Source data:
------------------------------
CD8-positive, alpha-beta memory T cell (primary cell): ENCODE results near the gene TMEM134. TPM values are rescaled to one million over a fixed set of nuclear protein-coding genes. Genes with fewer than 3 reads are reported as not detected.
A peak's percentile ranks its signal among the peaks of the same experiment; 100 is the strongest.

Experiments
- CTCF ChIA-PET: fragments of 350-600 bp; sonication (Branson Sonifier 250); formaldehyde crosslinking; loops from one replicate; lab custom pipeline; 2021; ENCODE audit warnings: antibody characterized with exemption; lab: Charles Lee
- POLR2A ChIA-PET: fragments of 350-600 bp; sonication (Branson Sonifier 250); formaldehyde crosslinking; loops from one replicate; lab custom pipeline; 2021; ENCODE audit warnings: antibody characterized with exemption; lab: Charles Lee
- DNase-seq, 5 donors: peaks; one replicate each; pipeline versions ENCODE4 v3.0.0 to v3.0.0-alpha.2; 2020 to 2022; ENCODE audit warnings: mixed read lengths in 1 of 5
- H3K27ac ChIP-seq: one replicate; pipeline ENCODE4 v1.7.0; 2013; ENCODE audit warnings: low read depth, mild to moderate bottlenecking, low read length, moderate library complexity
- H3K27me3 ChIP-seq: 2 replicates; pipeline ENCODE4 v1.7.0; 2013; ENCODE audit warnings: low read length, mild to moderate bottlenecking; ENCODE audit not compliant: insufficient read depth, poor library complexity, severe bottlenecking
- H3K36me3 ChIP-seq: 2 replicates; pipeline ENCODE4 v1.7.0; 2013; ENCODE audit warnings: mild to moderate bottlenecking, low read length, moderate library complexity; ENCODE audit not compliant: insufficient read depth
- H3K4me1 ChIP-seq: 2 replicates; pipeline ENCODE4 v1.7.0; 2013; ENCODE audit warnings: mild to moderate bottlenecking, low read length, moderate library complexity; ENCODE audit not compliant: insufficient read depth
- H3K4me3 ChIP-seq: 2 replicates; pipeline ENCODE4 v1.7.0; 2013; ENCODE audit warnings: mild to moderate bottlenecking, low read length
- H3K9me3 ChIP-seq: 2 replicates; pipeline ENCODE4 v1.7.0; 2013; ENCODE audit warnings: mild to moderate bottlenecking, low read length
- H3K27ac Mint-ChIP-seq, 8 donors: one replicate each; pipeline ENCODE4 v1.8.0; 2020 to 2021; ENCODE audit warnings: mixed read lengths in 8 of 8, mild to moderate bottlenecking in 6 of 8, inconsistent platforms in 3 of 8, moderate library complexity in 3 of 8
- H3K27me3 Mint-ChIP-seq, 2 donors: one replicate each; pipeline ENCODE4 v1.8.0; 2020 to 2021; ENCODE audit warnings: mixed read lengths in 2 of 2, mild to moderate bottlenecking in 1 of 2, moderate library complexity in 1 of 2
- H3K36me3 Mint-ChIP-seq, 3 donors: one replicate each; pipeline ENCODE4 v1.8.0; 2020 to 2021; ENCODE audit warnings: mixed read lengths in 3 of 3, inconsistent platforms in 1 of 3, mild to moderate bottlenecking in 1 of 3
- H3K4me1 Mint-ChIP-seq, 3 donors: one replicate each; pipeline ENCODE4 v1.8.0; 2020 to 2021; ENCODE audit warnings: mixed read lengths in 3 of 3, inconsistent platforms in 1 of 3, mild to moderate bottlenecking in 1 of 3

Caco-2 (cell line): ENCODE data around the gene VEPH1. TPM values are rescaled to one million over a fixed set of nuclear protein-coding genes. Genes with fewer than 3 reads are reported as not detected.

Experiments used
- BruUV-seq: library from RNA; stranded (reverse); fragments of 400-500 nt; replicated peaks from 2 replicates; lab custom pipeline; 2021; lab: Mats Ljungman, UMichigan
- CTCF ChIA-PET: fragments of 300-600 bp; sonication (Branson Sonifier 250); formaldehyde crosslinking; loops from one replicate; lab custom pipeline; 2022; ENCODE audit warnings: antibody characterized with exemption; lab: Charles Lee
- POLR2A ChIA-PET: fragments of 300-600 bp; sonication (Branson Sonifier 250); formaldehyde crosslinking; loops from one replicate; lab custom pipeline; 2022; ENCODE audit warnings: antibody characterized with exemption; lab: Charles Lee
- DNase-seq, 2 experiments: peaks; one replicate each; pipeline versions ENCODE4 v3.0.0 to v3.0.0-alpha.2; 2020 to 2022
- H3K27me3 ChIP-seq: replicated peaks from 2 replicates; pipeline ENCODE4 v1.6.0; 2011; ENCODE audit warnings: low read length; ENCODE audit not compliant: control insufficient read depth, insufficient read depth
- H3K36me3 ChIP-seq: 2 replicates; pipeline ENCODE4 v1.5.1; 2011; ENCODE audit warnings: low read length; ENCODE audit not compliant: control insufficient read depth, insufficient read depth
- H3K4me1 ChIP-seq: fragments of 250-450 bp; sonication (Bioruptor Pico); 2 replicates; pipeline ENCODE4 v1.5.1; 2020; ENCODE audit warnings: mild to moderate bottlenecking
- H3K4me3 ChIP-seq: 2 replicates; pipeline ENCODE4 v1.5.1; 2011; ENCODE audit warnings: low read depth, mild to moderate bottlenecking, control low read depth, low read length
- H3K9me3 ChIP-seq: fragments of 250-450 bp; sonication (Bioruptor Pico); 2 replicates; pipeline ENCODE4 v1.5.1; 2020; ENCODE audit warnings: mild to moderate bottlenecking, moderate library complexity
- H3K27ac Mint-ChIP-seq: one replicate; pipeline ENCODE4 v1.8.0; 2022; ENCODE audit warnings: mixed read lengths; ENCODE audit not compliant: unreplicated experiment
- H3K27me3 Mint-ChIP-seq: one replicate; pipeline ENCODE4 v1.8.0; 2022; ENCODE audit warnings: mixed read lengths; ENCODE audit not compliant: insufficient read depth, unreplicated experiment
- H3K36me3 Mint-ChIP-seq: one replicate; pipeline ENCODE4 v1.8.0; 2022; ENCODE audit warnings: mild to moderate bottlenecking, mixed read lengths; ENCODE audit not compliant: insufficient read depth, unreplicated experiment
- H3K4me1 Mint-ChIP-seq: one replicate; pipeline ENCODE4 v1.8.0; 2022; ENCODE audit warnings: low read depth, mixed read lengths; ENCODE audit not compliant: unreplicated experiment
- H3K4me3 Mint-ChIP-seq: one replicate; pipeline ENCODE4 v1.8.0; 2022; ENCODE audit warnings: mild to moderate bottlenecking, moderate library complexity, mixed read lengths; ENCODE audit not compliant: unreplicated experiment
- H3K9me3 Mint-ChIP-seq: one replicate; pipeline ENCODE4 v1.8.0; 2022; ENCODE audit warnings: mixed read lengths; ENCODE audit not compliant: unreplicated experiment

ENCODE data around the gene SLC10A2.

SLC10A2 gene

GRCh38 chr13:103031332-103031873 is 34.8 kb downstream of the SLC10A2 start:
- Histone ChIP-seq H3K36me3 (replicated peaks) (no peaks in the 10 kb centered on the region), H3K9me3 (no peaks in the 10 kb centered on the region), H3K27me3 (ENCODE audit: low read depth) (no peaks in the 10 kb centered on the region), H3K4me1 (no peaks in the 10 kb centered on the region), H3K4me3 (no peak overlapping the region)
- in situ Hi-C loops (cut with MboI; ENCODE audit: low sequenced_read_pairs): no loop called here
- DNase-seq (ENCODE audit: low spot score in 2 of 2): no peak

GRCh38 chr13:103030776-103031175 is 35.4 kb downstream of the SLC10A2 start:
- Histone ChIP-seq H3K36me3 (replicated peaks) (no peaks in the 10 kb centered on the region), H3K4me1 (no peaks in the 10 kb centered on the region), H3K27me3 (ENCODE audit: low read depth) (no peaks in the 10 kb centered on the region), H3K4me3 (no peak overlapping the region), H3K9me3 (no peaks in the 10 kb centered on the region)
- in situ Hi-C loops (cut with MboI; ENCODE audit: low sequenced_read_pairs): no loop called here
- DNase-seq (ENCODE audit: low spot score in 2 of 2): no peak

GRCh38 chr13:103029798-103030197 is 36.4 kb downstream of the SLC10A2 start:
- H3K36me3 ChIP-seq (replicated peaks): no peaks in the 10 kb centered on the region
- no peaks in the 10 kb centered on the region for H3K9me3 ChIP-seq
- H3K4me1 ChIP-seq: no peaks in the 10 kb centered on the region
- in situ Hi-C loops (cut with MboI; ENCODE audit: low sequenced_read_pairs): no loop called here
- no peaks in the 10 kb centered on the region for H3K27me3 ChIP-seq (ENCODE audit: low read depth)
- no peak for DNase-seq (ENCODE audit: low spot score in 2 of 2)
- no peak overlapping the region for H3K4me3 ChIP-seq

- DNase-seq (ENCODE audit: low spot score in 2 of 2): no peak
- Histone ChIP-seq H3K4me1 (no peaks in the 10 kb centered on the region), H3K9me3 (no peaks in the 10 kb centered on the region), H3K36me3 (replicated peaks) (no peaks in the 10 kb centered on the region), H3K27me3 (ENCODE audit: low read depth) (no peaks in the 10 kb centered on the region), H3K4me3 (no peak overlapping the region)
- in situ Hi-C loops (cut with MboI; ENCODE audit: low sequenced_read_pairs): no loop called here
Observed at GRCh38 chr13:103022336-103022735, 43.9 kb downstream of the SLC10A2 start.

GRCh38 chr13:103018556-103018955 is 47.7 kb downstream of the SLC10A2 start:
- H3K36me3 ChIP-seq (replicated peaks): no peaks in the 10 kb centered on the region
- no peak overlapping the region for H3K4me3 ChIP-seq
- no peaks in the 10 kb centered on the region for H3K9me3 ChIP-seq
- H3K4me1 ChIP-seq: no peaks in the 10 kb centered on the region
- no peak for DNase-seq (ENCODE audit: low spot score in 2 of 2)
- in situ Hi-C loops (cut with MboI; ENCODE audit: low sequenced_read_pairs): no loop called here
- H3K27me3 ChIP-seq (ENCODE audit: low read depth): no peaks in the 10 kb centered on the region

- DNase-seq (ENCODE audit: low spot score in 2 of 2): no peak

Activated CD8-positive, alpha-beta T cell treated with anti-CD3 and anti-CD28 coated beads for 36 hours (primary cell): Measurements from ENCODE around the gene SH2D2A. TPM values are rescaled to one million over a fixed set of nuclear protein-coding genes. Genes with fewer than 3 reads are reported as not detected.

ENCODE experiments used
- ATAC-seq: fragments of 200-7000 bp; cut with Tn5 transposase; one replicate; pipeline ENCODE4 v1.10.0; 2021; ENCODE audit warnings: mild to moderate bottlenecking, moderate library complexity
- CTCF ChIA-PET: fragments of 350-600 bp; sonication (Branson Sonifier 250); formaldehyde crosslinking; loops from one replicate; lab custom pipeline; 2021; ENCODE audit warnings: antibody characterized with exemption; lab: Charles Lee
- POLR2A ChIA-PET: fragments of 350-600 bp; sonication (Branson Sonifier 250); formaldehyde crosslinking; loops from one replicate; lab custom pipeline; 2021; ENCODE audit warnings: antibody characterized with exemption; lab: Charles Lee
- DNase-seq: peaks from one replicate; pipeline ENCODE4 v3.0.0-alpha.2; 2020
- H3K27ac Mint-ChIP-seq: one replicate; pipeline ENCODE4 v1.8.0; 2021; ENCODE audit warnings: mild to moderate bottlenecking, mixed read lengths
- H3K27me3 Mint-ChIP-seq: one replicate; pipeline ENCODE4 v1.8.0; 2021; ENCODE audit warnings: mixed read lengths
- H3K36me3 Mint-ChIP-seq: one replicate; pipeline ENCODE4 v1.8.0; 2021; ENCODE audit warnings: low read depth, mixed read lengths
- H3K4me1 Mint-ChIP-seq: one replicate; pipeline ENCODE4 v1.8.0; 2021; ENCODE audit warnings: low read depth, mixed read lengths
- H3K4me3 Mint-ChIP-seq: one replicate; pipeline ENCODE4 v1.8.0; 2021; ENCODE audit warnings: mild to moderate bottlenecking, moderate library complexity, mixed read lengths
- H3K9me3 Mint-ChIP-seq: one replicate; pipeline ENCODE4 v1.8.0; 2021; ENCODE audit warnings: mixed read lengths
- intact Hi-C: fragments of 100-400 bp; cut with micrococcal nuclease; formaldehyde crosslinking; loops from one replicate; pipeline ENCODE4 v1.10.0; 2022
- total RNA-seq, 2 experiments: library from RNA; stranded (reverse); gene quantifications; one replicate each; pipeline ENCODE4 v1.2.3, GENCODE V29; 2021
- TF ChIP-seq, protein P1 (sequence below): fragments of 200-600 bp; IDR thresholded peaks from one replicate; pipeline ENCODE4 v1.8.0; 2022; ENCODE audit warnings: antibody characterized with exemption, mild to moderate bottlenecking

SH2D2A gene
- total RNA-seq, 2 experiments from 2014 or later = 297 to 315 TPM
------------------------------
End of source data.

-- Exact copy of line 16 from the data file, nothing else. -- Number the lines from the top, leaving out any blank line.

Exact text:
- H3K4me1 Mint-ChIP-seq, 3 donors: one replicate each; pipeline ENCODE4 v1.8.0; 2020 to 2021; ENCODE audit warnings: mixed read lengths in 3 of 3, inconsistent platforms in 1 of 3, mild to moderate bottlenecking in 1 of 3